Node.js may be installed via three major methods on Ubuntu and its official derivatives.
The first method is via APT (or by the front-end, the Ubuntu Software Center) by running:
sudo apt-get install nodejs
the problem, however, is that Node.js installed this way is usually very out of date.
Via APT, cURL and nodesource
Alternately, Node.js may be installed via running:
sudo apt-get install -y curl curl -sL https://deb.nodesource.com/setup_0.12 | sudo bash - sudo apt-get install -y nodejs
The version provided via this method is usually up to date and even when it is not it is usually only out of date by at most a few days. This installation will be automatically updated whenever one runs Software Updater.
If one requires the very latest version, or another version that is not available by either of these two methods one can install from source code. This is usually the most time-consuming of methods, potentially taking over an hour, depending on one's platform, although most of this is automated requiring very little user input. To get the source code one can go to http://nodejs.org/dist/, to find a URL for the release they want (which is
http://nodejs.org/dist/latest/node-$ver.tar.gz for the latest release, where
$ver is replaced with the latest available version with the letter
v in front of it, for example,
$ver=v0.12.7 for version 0.12.7). One can then download this release from one's web browser, via filezilla, via wget or via whatever download manager one would prefer. For simplicity's sake the next code assumes one is downloading the tarball for Node.js version 0.5.1+ via wget, in which case the code is (run from the directory to which you want the source code downloaded):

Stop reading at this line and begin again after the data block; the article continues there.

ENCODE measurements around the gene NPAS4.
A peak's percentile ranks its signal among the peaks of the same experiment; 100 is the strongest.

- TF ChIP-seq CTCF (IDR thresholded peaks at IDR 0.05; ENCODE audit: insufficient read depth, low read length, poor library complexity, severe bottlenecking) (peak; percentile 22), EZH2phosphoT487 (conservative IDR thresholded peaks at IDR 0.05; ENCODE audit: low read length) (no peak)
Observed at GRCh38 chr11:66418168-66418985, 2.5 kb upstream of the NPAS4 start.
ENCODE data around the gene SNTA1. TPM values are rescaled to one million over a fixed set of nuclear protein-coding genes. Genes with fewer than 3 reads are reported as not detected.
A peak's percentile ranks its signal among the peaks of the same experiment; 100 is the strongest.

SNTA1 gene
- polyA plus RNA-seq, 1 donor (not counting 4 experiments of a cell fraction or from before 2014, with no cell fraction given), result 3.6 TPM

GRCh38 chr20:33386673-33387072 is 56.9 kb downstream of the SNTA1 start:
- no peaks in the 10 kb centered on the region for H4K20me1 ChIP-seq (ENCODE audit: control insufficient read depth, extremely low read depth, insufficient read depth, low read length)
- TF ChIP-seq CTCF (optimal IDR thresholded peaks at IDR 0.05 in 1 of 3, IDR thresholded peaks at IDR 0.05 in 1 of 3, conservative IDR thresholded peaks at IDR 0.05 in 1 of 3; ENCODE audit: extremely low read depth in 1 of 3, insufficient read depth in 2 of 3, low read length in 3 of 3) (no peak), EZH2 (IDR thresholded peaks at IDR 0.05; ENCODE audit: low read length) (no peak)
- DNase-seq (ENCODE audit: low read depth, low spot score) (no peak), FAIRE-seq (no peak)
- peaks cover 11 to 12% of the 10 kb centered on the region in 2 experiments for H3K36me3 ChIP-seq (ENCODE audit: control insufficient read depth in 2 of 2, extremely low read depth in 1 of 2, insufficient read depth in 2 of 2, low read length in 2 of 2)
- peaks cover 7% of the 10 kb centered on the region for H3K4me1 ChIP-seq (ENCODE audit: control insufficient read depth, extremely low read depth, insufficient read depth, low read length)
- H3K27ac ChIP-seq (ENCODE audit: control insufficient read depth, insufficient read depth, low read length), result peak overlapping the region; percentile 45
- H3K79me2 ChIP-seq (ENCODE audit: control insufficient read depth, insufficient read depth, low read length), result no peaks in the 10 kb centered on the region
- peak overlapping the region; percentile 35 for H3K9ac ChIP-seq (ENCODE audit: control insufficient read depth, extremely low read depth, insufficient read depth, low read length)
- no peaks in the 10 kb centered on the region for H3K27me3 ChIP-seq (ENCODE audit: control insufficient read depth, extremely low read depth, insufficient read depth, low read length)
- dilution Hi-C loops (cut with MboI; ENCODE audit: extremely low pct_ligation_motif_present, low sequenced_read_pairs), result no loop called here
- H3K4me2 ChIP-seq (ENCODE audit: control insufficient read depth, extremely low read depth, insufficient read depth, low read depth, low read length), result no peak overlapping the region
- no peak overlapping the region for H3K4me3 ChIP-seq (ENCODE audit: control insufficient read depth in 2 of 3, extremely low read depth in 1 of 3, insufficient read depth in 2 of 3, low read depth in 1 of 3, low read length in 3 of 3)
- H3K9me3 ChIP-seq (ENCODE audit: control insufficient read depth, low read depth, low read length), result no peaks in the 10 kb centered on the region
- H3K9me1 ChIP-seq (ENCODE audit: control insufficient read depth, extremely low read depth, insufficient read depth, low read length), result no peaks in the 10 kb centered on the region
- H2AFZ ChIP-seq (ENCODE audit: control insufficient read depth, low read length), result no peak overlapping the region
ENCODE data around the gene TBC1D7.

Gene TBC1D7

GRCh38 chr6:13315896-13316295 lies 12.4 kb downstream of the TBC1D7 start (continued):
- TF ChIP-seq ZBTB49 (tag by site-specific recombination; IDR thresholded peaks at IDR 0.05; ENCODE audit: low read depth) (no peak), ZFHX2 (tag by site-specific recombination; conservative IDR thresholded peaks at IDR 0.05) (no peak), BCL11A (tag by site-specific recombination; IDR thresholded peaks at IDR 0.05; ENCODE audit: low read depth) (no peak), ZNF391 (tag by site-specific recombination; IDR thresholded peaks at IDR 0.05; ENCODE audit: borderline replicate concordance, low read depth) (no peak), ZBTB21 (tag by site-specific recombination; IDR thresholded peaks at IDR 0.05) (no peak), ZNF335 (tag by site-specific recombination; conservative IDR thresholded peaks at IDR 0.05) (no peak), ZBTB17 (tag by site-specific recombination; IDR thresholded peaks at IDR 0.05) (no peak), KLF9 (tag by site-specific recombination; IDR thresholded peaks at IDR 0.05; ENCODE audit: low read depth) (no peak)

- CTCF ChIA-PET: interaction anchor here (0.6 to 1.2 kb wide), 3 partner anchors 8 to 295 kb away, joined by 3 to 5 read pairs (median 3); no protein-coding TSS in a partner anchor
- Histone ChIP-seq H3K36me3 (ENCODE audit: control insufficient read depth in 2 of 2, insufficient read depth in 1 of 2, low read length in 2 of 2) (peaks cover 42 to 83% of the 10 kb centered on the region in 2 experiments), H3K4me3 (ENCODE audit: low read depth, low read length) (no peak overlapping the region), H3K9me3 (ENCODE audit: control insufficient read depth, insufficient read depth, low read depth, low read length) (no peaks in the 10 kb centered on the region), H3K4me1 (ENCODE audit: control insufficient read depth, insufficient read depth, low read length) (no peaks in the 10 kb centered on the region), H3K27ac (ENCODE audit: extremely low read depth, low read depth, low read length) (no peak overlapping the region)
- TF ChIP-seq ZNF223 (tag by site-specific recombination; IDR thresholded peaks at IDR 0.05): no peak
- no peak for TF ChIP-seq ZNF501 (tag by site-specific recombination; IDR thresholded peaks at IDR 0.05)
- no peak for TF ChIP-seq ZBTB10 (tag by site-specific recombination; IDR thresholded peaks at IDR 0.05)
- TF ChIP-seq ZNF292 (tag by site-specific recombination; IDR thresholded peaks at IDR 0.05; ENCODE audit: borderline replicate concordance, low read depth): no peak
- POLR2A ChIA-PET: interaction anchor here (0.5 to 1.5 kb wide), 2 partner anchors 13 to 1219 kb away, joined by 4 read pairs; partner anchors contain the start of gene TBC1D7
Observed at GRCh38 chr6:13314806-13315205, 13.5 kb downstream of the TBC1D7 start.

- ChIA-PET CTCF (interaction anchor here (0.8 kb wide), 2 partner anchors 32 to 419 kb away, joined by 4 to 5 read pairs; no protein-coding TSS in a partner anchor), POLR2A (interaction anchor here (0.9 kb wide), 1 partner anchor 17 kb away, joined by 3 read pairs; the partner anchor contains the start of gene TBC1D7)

#Install the dependencies; if you are installing Node.js 0.6.x you will also #need libssl-dev sudo apt-get install build-essential python #Setting the version one is installing, remember the v! ver=v0.12.7 wget -c http://nodejs.org/dist/$ver/node-$ver.tar.gz tar -xzf node-$ver.tar.gz cd node-$ver ./configure make sudo make install
note that at the
tar line one can specify where the source code is extracted to if one wishes (via adding
-C DESTDIR where DESTDIR is the destination of the source code), but if one does one will need to adjust the next line to
cd DESTDIR. This installation may be more flexible than the previously-outlined methods but it will not automatically update itself. Instead to update a source installation one will need to re-run lines 5-10 with the updated
If one anticipates updating Node.js manually often (e.g., if one wants the latest release of Node.js as soon as it is released) it may be best to use git instead to get the source code. Although this method will take up more hard disk drive (HDD) space and is a larger download (>100 MB), hence it is only recommended for those planning to update their Node.js installation regularly.
To get the source code via git and then install it run:
sudo apt-get install git #Installing git git clone https://github.com/joyent/node.git cd node git remote add upstream https://github.com/joyent/node.git #Again, replace this with the latest available release ver=v0.12.7 git fetch upstream git checkout $ver ./configure make sudo make install
then to update this installation re-run the last 6 lines (from
ver=v0.12.7 down) of this code, with an updated